Four points to ponder:

— 1. The actual content of that passage in Luke’s gospel is itself fiction! There never was a world-wide census requiring persons to return to their “own cities” to be counted. Such an event is entirely fanciful. Imagine the nightmare of trying to enforce it in reality. The scenario is a fairy-tale event told in the historical genre. The same historical genre goes on to depict angels in the sky talking to shepherds, a virgin giving birth and a host of other miraculous and supernatural events. Are we really to conclude from the “historical style” of Luke that it must be about genuine historical persons and events?

— 2. The Jewish and Roman sources are all written a century and more after the supposed event and can only tell us what some people at that time believed. Worse, some of those sources have a history of being disputed as forgeries. Those kinds of sources — where the origins of the narratives cannot be known — are never embraced as secure and foundational in other historical research.

— 3. Second Temple Judean fiction is known to embrace the historical style but that is no reason to conclude that the contents of those narratives are historical. Witness the historical style introducing the fanciful stories of Esther . . .

This is what happened in the days of Xerxes, who reigned over 127 provinces from India to Cush. In those days King Xerxes sat on his royal throne in the citadel of Susa. In the third year of his reign, Xerxes held a feast for all his officials and servants. The military leaders of Persia and Media were there, along with the nobles and princes of the provinces. And for a full 180 days he displayed the glorious riches of his kingdom and the magnificent splendor of his greatness.

of Tobit . . .

The tale of Tobit son of Tobiel, son of Ananiel, son of Aduel, son of Gabael, of the lineage of Asiel and tribe of Naphtali. In the days of Shalmaneser king of Assyria, he was exiled from Thisbe, which is south of Kedesh-Naphtali in Upper Galilee, above Hazor, some distance to the west, north of Shephat.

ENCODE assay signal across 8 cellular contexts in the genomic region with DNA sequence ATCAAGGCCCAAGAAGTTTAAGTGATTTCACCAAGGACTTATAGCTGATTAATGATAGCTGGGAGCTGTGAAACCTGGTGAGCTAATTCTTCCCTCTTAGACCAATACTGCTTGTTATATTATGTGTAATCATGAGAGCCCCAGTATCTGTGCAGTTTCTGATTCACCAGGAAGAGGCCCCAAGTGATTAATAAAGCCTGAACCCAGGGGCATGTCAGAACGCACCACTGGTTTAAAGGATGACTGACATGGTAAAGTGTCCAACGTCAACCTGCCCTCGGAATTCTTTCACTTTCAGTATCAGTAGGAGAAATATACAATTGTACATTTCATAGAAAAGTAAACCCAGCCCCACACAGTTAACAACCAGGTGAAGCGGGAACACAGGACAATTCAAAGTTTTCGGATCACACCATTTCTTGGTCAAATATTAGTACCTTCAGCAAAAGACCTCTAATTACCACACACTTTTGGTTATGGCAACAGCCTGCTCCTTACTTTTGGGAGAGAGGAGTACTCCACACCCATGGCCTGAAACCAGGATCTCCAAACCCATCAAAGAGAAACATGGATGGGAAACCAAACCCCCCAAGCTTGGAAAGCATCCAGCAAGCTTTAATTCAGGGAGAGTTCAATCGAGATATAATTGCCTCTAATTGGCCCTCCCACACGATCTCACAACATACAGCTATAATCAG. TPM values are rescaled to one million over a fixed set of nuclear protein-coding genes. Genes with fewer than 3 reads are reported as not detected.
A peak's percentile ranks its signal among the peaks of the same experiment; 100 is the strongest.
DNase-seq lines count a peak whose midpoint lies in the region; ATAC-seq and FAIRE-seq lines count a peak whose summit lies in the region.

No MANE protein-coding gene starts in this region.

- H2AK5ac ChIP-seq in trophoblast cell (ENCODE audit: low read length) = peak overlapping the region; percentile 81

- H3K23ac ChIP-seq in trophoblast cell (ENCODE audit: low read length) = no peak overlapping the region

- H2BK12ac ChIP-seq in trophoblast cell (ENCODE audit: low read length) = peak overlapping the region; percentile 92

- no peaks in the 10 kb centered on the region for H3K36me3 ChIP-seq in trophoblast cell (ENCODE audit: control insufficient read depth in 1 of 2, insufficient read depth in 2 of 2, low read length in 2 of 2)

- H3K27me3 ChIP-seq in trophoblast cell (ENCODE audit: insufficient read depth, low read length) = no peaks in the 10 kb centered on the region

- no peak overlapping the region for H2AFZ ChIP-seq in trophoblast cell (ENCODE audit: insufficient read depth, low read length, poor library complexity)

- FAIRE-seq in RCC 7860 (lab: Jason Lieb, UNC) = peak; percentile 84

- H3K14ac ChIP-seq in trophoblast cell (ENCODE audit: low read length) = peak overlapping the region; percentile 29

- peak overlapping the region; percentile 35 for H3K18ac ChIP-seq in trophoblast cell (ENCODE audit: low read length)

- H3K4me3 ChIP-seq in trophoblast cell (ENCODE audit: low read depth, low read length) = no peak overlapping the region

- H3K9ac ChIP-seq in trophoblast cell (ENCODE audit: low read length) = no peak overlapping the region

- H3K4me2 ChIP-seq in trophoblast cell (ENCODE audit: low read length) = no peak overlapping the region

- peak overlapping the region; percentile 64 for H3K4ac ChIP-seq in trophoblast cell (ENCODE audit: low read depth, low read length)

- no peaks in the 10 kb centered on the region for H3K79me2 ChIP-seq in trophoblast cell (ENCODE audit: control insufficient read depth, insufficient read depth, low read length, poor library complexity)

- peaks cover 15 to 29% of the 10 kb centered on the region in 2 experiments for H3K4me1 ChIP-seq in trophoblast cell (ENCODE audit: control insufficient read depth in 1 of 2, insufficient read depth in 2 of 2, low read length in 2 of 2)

of Daniel . . .

In the third year of the reign of Jehoiakim king of Judah, Nebuchadnezzar king of Babylon came to Jerusalem and besieged it. And the Lord delivered Jehoiakim king of Judah into his hand, along with some of the articles from the temple of God. These he carried off to the temple of his god in Babylonia and put in the treasure house of his god. Then the king ordered Ashpenaz, chief of his court officials, to bring into the king’s service some of the Israelites from the royal family and the nobility.

— 4. But fiction told with historical verisimilitude was not unique to the Judeans. The Greco-Roman literary world knew it well. If Homer had written a history of the Trojan war with gods fighting humans, a later author appealed to the more rational and sceptical readers of a later generation by finding an account that explained “how it really happened – historically!”

Cornelius Nepos sends greetings to his Sallustius Crispus.

While I was busily engaged in study at Athens, I found the history which Dares the Phrygian wrote about the Greeks and the Trojans. As its title indicates, this history was written in Dares’ own hand. I was very delighted to obtain it and immediately made an exact translation into Latin, neither adding nor omitting anything, nor giving any personal touch. Following the straightforward and simple style of the Greek original, I translated word for word. Thus my readers can know exactly what happened according to this account and judge for themselves whether Dares the Phrygian or Homer wrote the more truthfully-Dares, who lived and fought at the time the Greeks stormed Troy, or Homer, who was born long after the War was over. When the Athenians judged this matter, they found Homer insane for describing gods battling with mortals. . . . — letter claiming to be by the discoverer (Dares the Phrygian) of an eye-witness account of the Trojan War (by Dictys of Crete)